Before the Monday Night RAW of the 20th June, the big thing in WWE was the rise of R-Truth. People were excited because Truth was a fresh character and a fresh face at the top of the card, but one vanquished the night before by the status quo aka John Cena. I love the WWE for the most part, but it would be stupid to deny that aspects of the product at that time were stale. CM Punk, however, ended the show by claiming that he was going to win the WWE Championship and leave the company with it. Interesting, especially in the hands of Punk, and certainly more interesting than any other storyline in some time, but it wasn’t yet a possibly era-defining angle. What came at the end of the next RAW, when CM Punk seemed to hijack the show and venture forth with a brutal and familiar honesty about himself and the WWE that we, the fans, related to more than anything else we had seen in some time, and that night, CM Punk became a figurehead, ‘the Voice of the Voiceless.
Since then, Punk has only cemented his position as a shaman for the people, and with John Cena, was the heroic protagonist of one of the best wrestling matches of our generation.
There are seemingly countless reasons why the so called ‘Summer of Punk’ has grabbed the attention of seasoned and casual fans alike, as well as the mainstream media. The idea of this post is to try and collate a cross-section of opinion, not to try to explain why it is so successful, but to try and share our enjoyment of it in a positive way, and show how this angle has captured the hearts of so many people for so many reasons. That said, I have collated the testimonials of several friends and contemporaries about how the angle has interested and fascinated them.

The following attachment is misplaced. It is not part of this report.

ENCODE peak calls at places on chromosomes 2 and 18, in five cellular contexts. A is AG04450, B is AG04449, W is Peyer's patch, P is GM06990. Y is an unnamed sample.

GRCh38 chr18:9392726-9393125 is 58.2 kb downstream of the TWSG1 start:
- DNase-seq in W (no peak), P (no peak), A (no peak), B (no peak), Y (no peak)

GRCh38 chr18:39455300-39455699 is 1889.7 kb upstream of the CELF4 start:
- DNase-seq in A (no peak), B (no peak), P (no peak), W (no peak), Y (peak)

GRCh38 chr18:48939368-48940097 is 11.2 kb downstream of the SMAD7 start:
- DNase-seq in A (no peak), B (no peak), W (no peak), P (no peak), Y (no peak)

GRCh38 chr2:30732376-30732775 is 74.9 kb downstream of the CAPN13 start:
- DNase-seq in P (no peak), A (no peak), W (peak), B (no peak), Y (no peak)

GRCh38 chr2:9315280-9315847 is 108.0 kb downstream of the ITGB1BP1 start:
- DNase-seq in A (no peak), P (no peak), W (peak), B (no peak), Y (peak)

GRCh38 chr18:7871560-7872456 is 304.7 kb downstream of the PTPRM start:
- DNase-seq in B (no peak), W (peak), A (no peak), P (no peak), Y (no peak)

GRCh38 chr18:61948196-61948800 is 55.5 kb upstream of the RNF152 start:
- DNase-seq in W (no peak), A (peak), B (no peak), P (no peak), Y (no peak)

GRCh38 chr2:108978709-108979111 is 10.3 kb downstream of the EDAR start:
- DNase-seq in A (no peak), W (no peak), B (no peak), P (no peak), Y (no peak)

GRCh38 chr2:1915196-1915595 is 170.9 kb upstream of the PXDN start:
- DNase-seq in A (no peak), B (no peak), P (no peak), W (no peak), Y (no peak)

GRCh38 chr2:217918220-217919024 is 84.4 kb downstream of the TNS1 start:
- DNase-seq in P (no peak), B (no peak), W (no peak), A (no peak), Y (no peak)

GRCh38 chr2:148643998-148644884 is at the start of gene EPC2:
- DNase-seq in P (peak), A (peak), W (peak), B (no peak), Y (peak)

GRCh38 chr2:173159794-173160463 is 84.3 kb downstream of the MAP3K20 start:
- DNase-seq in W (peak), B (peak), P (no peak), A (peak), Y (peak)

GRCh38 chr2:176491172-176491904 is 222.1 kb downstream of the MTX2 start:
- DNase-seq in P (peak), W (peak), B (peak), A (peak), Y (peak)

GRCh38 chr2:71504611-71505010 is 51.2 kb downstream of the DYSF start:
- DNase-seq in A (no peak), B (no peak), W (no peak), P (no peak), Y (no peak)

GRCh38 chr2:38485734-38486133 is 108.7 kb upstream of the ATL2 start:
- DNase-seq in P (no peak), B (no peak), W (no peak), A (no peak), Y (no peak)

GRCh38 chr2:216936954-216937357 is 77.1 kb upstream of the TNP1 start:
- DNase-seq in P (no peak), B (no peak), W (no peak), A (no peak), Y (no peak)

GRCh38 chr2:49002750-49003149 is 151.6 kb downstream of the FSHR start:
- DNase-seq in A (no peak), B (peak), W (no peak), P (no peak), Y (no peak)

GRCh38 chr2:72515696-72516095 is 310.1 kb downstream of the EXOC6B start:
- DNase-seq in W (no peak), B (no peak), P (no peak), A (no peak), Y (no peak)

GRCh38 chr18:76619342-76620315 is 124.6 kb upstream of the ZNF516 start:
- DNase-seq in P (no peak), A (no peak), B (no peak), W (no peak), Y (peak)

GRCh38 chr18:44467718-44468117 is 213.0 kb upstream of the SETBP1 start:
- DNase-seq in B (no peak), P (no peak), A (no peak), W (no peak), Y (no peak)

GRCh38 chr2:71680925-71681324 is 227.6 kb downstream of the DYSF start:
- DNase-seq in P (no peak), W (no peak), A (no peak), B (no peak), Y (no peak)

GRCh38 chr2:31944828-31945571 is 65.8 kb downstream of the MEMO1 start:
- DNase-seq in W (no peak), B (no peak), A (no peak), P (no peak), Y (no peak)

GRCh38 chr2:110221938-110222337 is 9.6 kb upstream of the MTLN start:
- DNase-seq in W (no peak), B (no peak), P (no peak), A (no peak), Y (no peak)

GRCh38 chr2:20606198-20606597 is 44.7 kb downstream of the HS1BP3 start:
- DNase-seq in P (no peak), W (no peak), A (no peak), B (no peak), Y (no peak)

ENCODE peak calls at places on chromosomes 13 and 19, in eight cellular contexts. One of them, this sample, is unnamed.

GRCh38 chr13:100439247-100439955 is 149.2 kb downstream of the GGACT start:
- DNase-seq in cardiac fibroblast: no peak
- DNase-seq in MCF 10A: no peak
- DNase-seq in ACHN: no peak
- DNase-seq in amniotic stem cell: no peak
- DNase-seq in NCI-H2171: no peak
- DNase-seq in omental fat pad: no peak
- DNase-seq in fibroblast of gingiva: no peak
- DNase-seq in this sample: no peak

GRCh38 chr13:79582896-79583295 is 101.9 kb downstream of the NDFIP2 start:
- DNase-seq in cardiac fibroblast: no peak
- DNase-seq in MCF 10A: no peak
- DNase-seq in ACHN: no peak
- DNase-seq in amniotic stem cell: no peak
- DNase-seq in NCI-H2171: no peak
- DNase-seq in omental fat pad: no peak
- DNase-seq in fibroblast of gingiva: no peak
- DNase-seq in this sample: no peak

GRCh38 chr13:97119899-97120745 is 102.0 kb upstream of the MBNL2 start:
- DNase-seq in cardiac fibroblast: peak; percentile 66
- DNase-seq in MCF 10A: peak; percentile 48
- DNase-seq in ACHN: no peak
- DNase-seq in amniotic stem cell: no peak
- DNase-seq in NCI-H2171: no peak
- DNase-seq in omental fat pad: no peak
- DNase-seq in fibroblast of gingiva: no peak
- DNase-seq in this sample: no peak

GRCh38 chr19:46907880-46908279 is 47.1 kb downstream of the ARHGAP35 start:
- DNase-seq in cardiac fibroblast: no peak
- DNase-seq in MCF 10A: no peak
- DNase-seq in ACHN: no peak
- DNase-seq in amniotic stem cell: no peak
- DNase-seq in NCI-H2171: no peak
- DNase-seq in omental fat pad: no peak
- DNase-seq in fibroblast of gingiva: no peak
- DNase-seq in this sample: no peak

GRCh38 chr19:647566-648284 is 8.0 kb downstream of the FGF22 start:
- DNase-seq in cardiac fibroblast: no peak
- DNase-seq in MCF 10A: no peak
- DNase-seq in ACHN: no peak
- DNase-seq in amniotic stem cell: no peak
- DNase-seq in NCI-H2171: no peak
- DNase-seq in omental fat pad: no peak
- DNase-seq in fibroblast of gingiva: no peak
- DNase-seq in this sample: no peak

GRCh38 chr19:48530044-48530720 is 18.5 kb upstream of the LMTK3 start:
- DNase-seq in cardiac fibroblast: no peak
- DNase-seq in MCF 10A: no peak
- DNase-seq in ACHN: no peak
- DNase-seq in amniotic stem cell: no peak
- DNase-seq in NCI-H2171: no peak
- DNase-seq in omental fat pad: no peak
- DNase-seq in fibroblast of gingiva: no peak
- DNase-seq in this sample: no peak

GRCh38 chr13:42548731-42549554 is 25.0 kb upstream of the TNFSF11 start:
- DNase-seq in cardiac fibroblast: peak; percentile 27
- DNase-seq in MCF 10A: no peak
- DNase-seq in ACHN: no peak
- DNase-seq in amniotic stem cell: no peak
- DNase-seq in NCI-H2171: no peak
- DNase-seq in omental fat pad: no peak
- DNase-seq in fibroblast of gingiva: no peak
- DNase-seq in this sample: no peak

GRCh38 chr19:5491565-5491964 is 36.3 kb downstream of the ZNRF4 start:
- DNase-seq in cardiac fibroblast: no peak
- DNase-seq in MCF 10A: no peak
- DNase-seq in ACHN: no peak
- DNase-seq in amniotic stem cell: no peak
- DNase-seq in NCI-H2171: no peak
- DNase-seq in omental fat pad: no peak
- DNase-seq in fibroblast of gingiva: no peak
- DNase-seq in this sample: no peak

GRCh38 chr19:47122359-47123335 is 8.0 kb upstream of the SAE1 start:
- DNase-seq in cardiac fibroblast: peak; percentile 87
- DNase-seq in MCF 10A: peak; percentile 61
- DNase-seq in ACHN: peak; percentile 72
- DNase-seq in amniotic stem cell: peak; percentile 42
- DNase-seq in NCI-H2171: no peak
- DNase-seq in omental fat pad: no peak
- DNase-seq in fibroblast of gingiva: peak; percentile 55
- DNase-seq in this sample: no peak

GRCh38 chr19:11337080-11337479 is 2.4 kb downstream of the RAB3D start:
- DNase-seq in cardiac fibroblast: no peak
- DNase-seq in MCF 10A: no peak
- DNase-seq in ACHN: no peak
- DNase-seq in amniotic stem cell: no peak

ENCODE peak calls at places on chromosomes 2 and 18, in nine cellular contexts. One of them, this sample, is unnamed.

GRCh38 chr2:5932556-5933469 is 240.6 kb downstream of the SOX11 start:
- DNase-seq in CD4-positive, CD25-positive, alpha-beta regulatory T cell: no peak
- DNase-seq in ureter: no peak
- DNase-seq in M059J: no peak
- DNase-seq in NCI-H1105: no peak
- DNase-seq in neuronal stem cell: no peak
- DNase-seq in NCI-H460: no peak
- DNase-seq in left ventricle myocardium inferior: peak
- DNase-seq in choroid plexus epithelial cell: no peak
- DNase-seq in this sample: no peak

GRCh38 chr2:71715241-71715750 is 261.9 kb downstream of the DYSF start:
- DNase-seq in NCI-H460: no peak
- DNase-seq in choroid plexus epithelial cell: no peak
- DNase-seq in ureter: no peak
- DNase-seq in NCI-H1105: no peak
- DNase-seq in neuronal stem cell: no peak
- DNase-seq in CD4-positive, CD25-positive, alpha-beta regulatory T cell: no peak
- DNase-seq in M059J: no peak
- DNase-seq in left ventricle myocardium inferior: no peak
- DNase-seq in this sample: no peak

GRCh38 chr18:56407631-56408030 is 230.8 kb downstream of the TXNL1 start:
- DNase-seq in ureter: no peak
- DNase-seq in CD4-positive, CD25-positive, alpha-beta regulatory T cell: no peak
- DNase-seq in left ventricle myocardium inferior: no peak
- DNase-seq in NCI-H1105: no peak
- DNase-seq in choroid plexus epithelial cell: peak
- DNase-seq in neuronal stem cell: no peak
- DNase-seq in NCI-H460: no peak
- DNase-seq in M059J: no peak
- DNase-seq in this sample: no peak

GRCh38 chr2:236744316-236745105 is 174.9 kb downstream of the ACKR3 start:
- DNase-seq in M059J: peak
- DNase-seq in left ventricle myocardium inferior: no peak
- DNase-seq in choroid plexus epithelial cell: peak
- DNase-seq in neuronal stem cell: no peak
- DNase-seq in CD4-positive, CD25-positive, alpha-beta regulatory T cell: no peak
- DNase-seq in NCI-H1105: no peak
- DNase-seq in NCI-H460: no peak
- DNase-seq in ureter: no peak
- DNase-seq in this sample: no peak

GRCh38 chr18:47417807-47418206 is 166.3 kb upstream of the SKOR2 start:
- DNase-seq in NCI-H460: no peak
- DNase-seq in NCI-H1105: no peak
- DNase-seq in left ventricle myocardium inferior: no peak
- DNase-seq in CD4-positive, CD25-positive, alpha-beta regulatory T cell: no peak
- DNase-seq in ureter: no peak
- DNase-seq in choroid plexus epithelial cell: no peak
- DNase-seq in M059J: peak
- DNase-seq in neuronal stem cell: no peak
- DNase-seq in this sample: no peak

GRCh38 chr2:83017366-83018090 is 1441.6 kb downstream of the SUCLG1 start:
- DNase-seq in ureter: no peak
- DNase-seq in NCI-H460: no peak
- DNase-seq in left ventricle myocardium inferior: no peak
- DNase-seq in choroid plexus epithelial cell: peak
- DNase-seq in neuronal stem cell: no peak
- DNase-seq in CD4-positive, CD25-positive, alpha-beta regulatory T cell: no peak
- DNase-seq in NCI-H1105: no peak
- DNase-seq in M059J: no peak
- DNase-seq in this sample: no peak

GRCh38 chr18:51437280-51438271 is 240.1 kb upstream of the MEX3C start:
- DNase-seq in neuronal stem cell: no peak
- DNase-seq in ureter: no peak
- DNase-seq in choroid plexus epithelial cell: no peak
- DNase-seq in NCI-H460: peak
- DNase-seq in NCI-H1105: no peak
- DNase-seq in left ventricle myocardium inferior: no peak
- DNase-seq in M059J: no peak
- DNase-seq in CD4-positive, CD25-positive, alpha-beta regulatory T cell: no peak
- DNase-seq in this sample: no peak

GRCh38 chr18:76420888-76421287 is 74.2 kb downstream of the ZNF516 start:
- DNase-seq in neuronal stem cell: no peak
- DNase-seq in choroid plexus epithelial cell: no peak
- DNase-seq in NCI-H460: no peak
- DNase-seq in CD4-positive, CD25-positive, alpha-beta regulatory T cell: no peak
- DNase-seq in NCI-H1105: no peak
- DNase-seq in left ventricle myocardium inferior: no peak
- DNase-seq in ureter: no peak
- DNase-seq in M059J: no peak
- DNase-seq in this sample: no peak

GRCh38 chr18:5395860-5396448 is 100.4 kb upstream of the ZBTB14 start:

Many thanks to twitter follower Jessica Hill (@JessiJ116) for her two cents. For years, the internet has provided fans with the ‘smart knowledge’ to be wise, for the most part, to what is a work, and what is not, and few wrestlers have been consistently sincere and convincing enough to transcend those binaries. With that in mind, Jessica’s comment sheds light on why some people have found the Punk storyline a refreshing departure:
“I think just the fact that people have to ask “Was that a work or was that real?” That blurred line is what makes this special.”
For creator of cultural blog The Oyster’s Earrings http://theoystersearrings.wordpress.com/ and presenter of the ROYGBIV podcast http://www.mixcloud.com/hello_roygbiv/ Luke Healey, part of the success of the Summer of Punk is in the natural and raw connection Punk has rediscovered with the fans, and the fact that, for the first time in a long time, we saw a man become a star before our eyes, allowing us to witness a truly iconic moment: